Emory University  Search this
American Society of Landscape Architects  Search this
Extent:
1 Slides (photographs) (col., 35 mm.)
Type:
Archival materials
Slides (photographs)
Place:
Greely Garden (Washington, D.C.)
United States of America -- District of Columbia -- Washington
Date:
[between 1945 and 1949]
Collection Restrictions:
Access to original images by appointment only. Researcher must submit request for appointment in writing. Certain items may be restricted and not available to researchers. Please direct reference inquiries to the Archives of American Gardens: aag@si.edu.
Collection Rights:
Archives of American Gardens encourages the use of its archival materials for non-commercial, educational and personal use under the fair use provision of U.S. copyright law. Use or copyright restrictions may exist. It is incumbent upon the researcher to ascertain copyright status and assume responsibility for usage. All requests for duplication and use must be submitted in writing and approved by Archives of American Gardens.
Topic:
Gardens -- Washington (D.C.)  Search this
Fences -- wooden  Search this
Hedges  Search this
Walkways, gravel  Search this
Tulips  Search this
Chairs  Search this
Strawberry jars  Search this
Edging, brick  Search this
Genre/Form:
Slides (photographs)
Collection Citation:
Smithsonian Institution, Archives of American Gardens, Perry H. Wheeler collection.
Identifier:
AAG.WHE, Item DC019006
See more items in:
Perry H. Wheeler collection
Perry H. Wheeler collection / Project Files / District of Columbia / DC019: Washington -- Rose Greely Garden / DC019: Greely Garden, Garden Images
Archival Repository:
Archives of American Gardens
EDAN-URL:
ead_component:sova-aag-whe-ref1008

Herter Garden, Garden Images

Landscape architect:
Wheeler, Perry H., 1914-1989  Search this
Former owner:
Herter, Christian Archibald, 1895-1966  Search this
Herter, Mary Caroline Pratt, 1895-1980  Search this
Collection Landscape architect:
Wheeler, Perry H., 1914-1989  Search this
Collection Photographer:
Stengle, James M., Dr.  Search this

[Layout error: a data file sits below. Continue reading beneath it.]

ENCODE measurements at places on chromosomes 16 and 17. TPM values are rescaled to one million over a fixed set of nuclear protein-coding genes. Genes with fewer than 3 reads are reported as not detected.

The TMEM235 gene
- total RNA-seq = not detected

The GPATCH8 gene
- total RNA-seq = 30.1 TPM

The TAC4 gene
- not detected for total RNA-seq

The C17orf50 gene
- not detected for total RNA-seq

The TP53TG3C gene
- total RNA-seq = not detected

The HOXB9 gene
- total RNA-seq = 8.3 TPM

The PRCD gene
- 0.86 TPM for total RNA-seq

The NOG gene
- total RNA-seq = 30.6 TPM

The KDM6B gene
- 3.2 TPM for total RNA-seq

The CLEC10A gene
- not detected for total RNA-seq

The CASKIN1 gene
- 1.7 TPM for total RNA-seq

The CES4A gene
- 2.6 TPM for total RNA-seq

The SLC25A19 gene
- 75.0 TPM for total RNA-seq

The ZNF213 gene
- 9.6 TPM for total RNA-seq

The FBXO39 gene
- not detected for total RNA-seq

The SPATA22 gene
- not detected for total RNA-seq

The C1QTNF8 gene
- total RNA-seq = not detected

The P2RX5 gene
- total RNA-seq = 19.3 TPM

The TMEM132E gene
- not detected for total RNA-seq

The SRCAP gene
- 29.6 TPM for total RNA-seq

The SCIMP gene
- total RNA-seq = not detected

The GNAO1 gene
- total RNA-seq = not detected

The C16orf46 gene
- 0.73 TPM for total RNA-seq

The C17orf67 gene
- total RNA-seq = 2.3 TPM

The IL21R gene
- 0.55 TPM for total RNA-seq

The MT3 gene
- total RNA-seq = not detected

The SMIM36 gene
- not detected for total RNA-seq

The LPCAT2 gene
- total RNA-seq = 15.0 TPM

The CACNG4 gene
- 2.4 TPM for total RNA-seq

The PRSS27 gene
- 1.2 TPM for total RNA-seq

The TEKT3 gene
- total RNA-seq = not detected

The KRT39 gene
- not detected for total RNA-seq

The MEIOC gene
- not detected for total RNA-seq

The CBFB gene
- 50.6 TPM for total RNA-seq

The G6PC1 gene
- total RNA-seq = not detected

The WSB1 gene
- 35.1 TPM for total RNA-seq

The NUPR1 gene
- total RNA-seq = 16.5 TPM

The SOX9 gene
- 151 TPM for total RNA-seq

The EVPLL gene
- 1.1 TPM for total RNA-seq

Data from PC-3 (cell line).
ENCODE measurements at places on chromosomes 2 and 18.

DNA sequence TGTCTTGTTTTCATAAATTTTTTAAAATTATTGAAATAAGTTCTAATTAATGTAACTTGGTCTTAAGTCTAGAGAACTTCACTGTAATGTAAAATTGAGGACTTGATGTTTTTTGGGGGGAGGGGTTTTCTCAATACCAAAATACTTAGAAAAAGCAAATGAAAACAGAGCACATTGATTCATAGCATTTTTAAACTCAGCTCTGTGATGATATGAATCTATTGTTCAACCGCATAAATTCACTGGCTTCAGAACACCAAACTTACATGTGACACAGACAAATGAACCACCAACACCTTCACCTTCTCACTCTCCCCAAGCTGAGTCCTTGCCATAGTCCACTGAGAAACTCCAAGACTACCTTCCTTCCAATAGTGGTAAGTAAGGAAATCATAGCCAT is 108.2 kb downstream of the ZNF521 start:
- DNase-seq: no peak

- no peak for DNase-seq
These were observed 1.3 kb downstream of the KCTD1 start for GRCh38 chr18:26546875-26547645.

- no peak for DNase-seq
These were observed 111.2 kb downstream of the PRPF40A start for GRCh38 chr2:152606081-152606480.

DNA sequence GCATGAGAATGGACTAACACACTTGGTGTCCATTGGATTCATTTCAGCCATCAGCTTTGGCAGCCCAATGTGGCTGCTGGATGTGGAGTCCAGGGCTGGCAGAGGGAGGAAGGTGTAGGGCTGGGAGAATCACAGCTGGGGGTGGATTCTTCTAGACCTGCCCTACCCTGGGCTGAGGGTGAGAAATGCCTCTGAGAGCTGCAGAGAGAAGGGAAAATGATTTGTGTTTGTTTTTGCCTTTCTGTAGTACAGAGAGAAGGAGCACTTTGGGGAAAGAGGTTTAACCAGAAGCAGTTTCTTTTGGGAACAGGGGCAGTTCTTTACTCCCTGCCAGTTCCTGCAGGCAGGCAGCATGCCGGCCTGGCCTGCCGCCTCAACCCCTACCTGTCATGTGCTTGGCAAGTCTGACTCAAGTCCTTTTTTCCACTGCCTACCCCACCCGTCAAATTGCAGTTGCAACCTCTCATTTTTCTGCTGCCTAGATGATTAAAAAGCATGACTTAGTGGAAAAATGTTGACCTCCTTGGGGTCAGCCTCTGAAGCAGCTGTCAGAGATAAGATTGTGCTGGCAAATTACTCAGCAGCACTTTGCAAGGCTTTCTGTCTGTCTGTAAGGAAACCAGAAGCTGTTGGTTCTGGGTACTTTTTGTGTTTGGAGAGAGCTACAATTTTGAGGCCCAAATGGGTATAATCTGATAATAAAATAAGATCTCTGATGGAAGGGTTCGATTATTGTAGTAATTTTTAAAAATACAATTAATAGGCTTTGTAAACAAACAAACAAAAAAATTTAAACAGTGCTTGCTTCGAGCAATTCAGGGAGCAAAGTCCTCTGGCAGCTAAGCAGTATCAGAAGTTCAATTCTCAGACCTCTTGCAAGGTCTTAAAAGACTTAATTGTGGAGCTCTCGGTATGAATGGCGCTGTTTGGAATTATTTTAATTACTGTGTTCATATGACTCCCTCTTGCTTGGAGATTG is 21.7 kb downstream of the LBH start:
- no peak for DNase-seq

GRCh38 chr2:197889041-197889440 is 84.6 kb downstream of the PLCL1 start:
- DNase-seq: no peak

Collection Creator:
University of Georgia  Search this
Garden Club of America  Search this
Emory University  Search this
American Society of Landscape Architects  Search this
Type:
Archival materials
Place:
Herter Garden (Washington, D.C.)
United States of America -- District of Columbia -- Washington
Scope and Contents:
The folders include worksheets, copies of magazine and newspaper articles featuring the garden, orders and invoices, correspondence, and other information.
General:
The Georgetown garden of Christian A. Herter and Mary Caroline Pratt Herter involved Perry Wheeler for a period of about 10 years. Wheeler's association began in 1954, when he provided additions to an original plan (with plant names) by Cary Millholland Parker, and lasted until at least 1964, when he created a new design for the garden's pool. Typical of Georgetown gardens, the Herter Garden occupied a relatively small space behind its Federal period house, situated cheek by jowl with its neighbors. Privacy was provided by brick walls, a bamboo fence, and shrub and tree plantings. A wide brick walkway led to a small ornamental pool at the back of the garden, while smaller brick walkways provided additional circulation. Azaleas, magnolia, boxwood, spring bulbs, and other plantings amply filled the garden space, while seating was provided on a terrace area near the pool.